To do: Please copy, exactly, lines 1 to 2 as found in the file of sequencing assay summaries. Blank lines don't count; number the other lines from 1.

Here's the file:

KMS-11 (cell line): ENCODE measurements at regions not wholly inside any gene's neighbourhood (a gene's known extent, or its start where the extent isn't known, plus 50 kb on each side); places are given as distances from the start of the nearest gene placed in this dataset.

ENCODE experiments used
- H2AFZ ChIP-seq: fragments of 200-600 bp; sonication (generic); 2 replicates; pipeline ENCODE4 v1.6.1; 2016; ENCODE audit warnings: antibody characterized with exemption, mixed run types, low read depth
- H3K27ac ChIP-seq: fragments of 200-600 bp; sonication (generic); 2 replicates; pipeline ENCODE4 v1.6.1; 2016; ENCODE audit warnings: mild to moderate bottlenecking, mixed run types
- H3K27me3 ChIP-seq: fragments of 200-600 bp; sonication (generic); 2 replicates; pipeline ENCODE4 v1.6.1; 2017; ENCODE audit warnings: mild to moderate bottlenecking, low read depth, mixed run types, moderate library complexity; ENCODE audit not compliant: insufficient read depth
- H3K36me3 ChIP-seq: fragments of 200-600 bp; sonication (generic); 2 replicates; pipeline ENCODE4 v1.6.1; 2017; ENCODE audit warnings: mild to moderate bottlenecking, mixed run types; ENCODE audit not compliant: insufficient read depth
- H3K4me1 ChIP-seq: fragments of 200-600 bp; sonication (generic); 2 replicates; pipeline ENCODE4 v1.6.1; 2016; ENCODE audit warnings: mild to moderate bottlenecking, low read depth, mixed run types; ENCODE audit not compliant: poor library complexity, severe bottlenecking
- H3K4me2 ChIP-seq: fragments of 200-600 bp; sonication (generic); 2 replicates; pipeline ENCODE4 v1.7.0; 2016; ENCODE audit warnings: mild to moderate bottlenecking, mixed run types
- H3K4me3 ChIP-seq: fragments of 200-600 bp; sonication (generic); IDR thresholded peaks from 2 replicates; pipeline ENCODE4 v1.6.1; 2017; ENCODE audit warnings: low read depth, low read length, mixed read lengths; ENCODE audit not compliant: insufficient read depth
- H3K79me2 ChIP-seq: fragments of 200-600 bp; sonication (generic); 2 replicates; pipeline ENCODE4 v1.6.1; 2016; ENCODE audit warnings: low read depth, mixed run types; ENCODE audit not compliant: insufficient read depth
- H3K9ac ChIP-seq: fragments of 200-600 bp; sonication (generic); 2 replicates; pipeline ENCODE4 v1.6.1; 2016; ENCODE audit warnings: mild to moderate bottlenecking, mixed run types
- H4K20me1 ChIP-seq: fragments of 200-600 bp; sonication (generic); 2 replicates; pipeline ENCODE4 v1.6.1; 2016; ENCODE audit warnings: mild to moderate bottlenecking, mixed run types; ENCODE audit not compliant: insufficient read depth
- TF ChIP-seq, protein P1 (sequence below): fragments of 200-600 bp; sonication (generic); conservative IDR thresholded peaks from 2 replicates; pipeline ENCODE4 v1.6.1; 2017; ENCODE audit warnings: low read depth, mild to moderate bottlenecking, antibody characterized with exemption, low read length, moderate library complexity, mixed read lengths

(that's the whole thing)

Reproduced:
KMS-11 (cell line): ENCODE measurements at regions not wholly inside any gene's neighbourhood (a gene's known extent, or its start where the extent isn't known, plus 50 kb on each side); places are given as distances from the start of the nearest gene placed in this dataset.

ENCODE experiments used